It is, however, a perfect place for an online African “ark” that will collect and preserve the continent’s endangered languages and traditions, says a local man with a mission.
Gaston Donnat Bappa embodies the combination of old and new: he inherited the title of clan chief from his great-grandfather, grandfather and father but has 34 years of experience in computer technology. He hopes to bring the two worlds together in the user-generated African Traditions Online Encyclopedia (Atoe).
“People think traditions don’t belong with information and communications technology (ICT) because traditions are so far behind us and ICT is so far ahead of us,” Bappa said. “But if you don’t know who you are, you don’t know where you are going.”
Bappa (56) is creating a site that he hopes will become the first port of call for African arts and crafts, food, laws, medicine, music, oral storytelling, religion, science, sport – anything that can be defined as tradition, dating back millions of years. A prototype is open for contributions, with early entries including Myths and Legends of the Bantu, and Concepts of Social Justice in Traditional Africa .
The idea grew from Bappa’s passion for beliefs and customs from a young age in his village, Ndjock-Nkong, where he has been chief for 22 years, as well as his travels to more than 20 African countries as a senior IT engineer and consultant and bank executive. Most urgently, he found in the web a chance to rescue a precious legacy on the verge of extinction.
“I saw that even in my tribe traditions are beginning to disappear. When I was going to other countries in Africa I saw it was the same. It’s not because young people don’t want to learn about them but because they don’t have the access in urban areas.”
Languages are a prime example, said Bappa, president of an association of 42 traditional chiefs. “Every week we lose a language in the world. Africa has more languages than any other continent – more than 2 000 – and every one has 30 to 50 tribes. If you lose the language it’s very difficult to know the traditions of your area.”
But the Atoe will guard against forgetting, he hopes. “ICT is the only way to store traditions for the next generations. Between now and 2100 there will be 4 billion people in Africa; if we don’t know our traditions, we won’t be able to manage our economic development. They can also be available to the African diaspora in America, Europe or anywhere in the world.”
The success of Wikipedia, whose English edition has more than 4.5-million articles, is a natural model. Similarly, the Atoe will use wiki applications for volunteers to input, change or remove content in collaboration with others. Noting that there are already more than 1 000 websites on African traditions, Bappa is adamant that content will be referenced and verified for accuracy.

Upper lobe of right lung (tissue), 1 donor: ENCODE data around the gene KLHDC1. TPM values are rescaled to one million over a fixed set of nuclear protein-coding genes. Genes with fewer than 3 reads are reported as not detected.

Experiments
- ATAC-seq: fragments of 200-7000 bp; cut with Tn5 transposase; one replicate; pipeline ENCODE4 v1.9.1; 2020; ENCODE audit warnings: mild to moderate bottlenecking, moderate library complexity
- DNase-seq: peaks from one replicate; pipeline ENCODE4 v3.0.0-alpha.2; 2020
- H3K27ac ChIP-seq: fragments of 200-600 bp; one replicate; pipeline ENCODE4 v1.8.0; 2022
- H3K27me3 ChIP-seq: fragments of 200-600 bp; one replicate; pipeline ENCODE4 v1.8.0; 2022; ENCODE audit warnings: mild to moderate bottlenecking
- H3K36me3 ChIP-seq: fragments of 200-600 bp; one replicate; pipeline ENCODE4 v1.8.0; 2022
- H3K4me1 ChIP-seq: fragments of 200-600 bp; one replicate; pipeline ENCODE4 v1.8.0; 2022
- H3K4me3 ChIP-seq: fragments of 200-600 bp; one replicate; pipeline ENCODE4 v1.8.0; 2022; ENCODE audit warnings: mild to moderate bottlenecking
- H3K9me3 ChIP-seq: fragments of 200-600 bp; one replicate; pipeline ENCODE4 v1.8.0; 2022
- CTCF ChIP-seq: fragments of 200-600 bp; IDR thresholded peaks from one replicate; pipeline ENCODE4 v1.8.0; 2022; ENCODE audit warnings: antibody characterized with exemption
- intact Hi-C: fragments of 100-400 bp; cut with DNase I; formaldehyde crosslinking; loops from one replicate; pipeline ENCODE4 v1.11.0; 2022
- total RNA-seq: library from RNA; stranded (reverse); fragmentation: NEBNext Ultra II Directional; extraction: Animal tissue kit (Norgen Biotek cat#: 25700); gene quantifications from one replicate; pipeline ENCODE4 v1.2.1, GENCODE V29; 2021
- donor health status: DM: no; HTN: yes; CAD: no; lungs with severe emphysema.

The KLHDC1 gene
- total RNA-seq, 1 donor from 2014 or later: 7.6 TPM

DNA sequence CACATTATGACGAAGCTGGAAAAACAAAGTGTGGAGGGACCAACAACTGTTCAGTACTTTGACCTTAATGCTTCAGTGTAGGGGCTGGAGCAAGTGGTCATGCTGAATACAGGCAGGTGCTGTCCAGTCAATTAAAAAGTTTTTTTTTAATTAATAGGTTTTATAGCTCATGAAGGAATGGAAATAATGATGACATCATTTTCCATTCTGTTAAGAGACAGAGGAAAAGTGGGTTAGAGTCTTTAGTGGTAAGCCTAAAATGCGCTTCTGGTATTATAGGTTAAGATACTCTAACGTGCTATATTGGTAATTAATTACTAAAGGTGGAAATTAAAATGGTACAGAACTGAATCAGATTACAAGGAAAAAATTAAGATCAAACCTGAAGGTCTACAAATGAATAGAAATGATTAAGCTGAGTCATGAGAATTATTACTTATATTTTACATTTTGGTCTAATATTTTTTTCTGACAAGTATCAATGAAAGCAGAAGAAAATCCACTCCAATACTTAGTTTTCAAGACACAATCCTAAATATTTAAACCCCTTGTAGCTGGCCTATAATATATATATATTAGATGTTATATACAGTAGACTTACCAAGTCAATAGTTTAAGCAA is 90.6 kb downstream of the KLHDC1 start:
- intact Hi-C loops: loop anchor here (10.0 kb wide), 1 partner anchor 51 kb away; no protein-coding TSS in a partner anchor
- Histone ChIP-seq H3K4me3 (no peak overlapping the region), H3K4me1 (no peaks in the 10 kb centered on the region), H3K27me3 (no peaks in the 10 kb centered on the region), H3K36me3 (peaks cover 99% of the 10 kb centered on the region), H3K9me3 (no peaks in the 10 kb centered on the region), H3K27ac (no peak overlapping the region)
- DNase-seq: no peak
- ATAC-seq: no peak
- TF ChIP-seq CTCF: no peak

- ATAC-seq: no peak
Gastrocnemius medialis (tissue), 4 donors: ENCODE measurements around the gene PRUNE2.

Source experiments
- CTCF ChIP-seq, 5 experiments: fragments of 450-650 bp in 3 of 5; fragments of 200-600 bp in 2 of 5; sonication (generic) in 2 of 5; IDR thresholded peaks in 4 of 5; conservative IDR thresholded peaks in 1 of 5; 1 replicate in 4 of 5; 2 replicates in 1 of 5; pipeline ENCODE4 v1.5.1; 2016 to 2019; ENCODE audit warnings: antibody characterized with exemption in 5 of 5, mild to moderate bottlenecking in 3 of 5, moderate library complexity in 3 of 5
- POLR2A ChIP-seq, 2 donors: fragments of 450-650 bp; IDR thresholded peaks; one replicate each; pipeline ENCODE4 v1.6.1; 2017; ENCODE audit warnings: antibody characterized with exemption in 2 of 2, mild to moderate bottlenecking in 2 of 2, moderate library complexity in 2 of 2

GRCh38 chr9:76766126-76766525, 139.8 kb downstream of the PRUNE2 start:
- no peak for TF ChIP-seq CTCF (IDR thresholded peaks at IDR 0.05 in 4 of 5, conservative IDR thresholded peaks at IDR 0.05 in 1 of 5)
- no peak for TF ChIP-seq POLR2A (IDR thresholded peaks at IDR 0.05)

“The Wikipedia format remains the best international standard for online encyclopedias: the entire software is free of charge and provides the best and easiest technology. But we will improve the format of content, by integrating more multimedia. For example, we will illustrate African traditional medicine with pictures.”
But unlike Wikipedia, born in 2001 and hosted by the Wikimedia Foundation in the tech hub of San Francisco, the Atoe’s headquarters will be starting from scratch. Ndjock-Nkong is 93 miles from Cameroon’s capital, Yaoundé, and 19 miles from the main road in thick forest, Bappa says. “To get there you need a very strong car.” There is no access to a phone network, the internet or the electricity grid for the dwindling population of fewer than 300. “Even radio reception is very difficult.”
Yet Bappa has a vision. He hopes to fit solar panels to generate power and install servers that will eventually host the Atoe. “Little by little, the government is starting to repair the road. In less than three years, we’ll have TV and radio. We will bring satellite internet to the village so it is connected to the entire world. When we have our own servers, we’ll transfer all the data.”
Until then, Bappa is operating from Yaoundé and working to raise worldwide awareness of the project, which he will formally unveil at next year’s eLearning Africa conference. He plans to approach Microsoft and other potential sponsors in an attempt to raise €400 000 (£323 000) for the initial phase. He also hopes to incorporate content from Wikipedia.
“It is not only for Africa,” he said. “It will be open to all worldwide, Africans and non-Africans. It is for the whole of humankind because Africa is the cradle of humanity.”